Federal and State Tax Liens
If you owe money because of certain delinquent debts, the IRS and State tax agencies can file LIENS that will encumber your real and personal property.
Taxpayers are often surprised that they are unable to sell a house when the title company finds a tax lien recorded. The lien must be released, subordinated or discharged before the sale can go through.
Below is a link to the IRS website with videos that discuss the process to resolve a lien on real property to facilitate a sale.
The following information on the Federal tax lien is from the IRS website, and is reprinted for your convenience.
Notice of Federal
Liens give us a
legal claim to your property as security or payment for your tax
debt. A Notice of Federal Tax Lien may be filed only after:
We send you a Notice and Demand for Payment - a bill that tells you how much you owe in taxes; and You neglect or refuse to fully pay the debt within 10 days after we notify you about it.
requirements are met, a lien is created for the amount of your
tax debt. By filing notice of this lien, your creditors are
publicly notified that we have a claim against all your
property, including property you acquire after the lien is
filed. This notice is used by courts to establish priority in
certain situations, such as bankruptcy proceedings or sales of
Once a lien is
filed, your credit rating may be harmed. You may not be able to
get a loan to buy a house or a car, get a new credit card, or
sign a lease. Therefore it is important that you work to resolve
your tax liability as quickly as possible, before lien filing
In addition, you
must pay all fees that a state or other jurisdiction charges to
file and release the lien. These fees will be added to the
amount you owe. Refer to Publication 1450, Request for Release
of Federal Tax Lien (PDF).
The full amount of
your lien will remain a matter of public record until it is paid
in full, including all accruals and additions. However, at any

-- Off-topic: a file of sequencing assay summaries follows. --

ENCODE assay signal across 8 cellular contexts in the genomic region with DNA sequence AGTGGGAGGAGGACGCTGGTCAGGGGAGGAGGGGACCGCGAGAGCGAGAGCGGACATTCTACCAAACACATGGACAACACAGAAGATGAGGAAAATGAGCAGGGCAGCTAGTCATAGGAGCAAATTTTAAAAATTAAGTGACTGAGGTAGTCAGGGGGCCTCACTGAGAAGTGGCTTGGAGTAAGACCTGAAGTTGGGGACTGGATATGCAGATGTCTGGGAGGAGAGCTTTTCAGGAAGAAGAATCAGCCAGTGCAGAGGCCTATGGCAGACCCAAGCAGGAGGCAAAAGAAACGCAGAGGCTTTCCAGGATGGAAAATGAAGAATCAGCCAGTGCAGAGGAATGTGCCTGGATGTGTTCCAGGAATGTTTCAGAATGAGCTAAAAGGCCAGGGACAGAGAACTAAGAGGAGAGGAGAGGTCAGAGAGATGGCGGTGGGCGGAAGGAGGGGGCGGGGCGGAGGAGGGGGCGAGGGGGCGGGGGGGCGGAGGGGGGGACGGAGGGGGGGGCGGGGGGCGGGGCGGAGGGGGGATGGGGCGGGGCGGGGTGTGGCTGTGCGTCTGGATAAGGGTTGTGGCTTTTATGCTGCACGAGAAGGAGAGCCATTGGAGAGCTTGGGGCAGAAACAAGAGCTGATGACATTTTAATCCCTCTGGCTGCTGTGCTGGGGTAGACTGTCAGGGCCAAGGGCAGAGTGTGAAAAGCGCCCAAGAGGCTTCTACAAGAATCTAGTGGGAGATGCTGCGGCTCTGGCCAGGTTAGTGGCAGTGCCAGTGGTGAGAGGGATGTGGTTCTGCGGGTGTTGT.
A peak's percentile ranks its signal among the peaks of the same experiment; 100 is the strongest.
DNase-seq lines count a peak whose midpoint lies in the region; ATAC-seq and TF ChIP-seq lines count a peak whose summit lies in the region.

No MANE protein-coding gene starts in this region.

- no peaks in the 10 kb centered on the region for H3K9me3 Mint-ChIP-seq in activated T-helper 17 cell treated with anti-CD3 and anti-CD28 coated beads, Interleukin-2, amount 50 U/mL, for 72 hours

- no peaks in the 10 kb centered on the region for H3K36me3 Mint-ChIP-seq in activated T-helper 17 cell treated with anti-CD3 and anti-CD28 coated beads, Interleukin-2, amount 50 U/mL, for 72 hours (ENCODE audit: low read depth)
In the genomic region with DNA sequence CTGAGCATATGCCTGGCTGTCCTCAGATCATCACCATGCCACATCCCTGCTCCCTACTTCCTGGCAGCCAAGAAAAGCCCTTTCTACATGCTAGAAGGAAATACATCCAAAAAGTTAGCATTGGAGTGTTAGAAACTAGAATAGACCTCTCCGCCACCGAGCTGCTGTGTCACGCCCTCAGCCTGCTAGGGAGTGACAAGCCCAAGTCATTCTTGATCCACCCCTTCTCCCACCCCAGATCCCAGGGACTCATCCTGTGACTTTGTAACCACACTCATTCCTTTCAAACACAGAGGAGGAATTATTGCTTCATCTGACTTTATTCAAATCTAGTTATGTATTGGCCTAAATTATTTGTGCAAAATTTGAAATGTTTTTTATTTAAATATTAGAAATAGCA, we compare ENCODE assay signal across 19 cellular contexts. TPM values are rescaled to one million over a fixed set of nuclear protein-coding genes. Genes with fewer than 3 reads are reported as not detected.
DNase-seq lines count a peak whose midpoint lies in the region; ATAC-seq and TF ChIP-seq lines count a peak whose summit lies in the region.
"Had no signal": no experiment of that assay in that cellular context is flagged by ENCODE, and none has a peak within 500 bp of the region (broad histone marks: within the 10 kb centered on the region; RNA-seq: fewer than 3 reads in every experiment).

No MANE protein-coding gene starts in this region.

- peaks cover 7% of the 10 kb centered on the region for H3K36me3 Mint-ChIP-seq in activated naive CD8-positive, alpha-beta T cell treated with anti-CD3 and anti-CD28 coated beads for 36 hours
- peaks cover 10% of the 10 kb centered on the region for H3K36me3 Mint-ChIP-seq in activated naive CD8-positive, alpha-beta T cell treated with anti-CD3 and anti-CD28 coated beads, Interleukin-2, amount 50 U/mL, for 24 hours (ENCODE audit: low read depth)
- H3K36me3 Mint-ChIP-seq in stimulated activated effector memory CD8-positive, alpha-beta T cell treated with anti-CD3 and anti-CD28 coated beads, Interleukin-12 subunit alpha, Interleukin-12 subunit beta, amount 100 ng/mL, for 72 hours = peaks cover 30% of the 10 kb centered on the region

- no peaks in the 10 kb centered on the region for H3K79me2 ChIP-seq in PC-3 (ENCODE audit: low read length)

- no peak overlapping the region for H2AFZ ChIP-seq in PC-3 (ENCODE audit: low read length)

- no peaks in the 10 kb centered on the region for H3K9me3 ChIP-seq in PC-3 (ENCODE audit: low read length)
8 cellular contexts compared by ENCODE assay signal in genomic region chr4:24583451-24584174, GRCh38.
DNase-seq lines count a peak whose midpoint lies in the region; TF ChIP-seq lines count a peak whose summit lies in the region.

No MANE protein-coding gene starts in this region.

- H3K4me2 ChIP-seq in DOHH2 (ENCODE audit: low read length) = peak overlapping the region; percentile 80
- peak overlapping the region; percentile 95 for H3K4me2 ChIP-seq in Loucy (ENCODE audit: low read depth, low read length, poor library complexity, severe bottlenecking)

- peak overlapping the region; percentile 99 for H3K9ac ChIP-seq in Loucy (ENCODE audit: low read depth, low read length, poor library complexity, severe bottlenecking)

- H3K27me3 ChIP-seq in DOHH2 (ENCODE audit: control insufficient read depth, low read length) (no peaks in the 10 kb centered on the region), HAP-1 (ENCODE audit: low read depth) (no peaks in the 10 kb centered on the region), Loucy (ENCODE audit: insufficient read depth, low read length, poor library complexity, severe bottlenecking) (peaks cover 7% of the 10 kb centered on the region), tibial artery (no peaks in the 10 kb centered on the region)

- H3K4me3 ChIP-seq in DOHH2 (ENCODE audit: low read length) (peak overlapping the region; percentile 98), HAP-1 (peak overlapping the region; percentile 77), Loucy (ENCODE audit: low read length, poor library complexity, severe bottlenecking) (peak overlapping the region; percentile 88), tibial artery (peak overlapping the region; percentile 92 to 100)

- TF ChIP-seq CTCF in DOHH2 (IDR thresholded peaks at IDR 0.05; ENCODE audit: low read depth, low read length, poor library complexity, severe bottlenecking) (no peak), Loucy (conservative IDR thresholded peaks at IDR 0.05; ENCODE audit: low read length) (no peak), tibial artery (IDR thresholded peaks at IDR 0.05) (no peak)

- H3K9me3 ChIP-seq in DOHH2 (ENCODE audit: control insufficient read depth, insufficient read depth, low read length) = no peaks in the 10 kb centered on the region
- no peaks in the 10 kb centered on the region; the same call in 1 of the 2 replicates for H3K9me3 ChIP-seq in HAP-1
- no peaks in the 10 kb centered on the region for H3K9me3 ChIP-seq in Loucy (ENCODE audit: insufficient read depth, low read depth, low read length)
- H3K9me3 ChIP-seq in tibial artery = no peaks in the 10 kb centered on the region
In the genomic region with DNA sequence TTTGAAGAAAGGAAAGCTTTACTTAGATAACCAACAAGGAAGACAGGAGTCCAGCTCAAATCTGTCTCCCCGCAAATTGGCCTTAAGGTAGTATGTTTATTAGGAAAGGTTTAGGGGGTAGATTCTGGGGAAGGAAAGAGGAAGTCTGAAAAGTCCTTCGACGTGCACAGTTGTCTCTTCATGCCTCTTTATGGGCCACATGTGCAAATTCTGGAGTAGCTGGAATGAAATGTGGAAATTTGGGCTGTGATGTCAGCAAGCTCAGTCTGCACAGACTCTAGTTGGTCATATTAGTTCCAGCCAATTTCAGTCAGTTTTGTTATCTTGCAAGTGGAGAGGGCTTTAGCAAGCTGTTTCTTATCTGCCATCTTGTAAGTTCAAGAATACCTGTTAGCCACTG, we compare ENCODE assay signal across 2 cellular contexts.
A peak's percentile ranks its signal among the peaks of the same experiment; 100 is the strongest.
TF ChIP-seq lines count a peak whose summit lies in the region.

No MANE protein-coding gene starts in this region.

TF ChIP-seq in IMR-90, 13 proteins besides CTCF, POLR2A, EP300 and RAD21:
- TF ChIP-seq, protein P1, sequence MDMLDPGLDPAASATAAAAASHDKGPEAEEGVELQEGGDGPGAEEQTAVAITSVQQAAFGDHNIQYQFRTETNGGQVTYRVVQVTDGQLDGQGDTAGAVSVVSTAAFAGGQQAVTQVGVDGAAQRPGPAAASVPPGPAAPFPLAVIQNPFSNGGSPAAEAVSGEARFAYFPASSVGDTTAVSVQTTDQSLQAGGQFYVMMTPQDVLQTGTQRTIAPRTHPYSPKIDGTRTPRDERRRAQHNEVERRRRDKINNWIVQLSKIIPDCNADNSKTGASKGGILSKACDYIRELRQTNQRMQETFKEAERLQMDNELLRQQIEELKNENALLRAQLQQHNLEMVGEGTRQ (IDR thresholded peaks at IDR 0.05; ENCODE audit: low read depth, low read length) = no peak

time you may request an updated lien payoff amount to show the
remaining balance due by calling the toll-free customer service
telephone number at 1-800-913-6050. An IRS employee will issue
you a letter with the current amount that must be paid before we
release the Notice of Federal Tax Lien.
If you are giving up
ownership of property, such as when you sell your home, you may
apply for a Certificate of Discharge. Each application for a
discharge of a tax lien releases the effects of the lien against
one piece of property. Note that when certain conditions exist,
a third party may also request a Certificate of Discharge. If
you're selling your primary residence, you may apply for a
taxpayer relocation expense allowance. Certain conditions and
limitations apply. Refer to Publication 783, Instructions on How
to Apply for a Certificate of Discharge of Property from the
Federal Tax Lien (PDF).
In some cases, a
federal tax lien can be made secondary to another lien. That
process is called subordination. Refer to Publication 784, How
to Prepare Application for Certificate of Subordination of
Federal Tax Lien. (PDF)
By law, a filed notice of tax lien can be withdrawn if:
We will give you a
copy of the withdrawal, and if you write to us, we will send a
copy to other institutions you name.
If you have
questions regarding basic lien inquiries such as routine lien
releases and lien payoff amounts, contact the Centralized Lien
Unit by calling the toll free telephone number (1-800-913-6050).
The law requires us to notify you in writing not more than 5 business days after the filing of a lien. We may give you this notice in person, leave it at your home or your usual place of business, or send it by certified or registered mail to your last known address. You may ask an IRS manager to review your case, and you may request a Collection Due Process hearing with the Office of Appeals by filing a request for a hearing with the office listed on your notice. You must file your request by the date shown on your notice. Some of the issues you may discuss include: